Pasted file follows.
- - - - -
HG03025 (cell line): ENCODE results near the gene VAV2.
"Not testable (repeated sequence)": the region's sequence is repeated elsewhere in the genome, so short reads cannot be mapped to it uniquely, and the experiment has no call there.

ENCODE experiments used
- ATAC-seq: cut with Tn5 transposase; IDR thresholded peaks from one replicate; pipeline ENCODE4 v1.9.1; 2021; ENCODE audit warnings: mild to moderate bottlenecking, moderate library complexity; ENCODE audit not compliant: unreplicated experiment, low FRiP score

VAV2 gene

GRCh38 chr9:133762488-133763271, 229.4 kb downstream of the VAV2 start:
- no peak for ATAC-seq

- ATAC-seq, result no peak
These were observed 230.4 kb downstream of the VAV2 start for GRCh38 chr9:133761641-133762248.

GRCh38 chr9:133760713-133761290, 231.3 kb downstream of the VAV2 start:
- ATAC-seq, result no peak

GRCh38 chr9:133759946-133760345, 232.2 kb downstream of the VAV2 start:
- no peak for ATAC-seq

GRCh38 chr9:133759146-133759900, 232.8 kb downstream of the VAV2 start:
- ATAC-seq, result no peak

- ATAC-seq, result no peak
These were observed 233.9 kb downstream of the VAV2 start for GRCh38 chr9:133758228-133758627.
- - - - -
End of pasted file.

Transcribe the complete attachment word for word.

HG03025 (cell line): ENCODE results near the gene VAV2.
"Not testable (repeated sequence)": the region's sequence is repeated elsewhere in the genome, so short reads cannot be mapped to it uniquely, and the experiment has no call there.

ENCODE experiments used
- ATAC-seq: cut with Tn5 transposase; IDR thresholded peaks from one replicate; pipeline ENCODE4 v1.9.1; 2021; ENCODE audit warnings: mild to moderate bottlenecking, moderate library complexity; ENCODE audit not compliant: unreplicated experiment, low FRiP score

VAV2 gene

GRCh38 chr9:133762488-133763271, 229.4 kb downstream of the VAV2 start:
- no peak for ATAC-seq

- ATAC-seq, result no peak
These were observed 230.4 kb downstream of the VAV2 start for GRCh38 chr9:133761641-133762248.

GRCh38 chr9:133760713-133761290, 231.3 kb downstream of the VAV2 start:
- ATAC-seq, result no peak

GRCh38 chr9:133759946-133760345, 232.2 kb downstream of the VAV2 start:
- no peak for ATAC-seq

GRCh38 chr9:133759146-133759900, 232.8 kb downstream of the VAV2 start:
- ATAC-seq, result no peak

- ATAC-seq, result no peak
These were observed 233.9 kb downstream of the VAV2 start for GRCh38 chr9:133758228-133758627.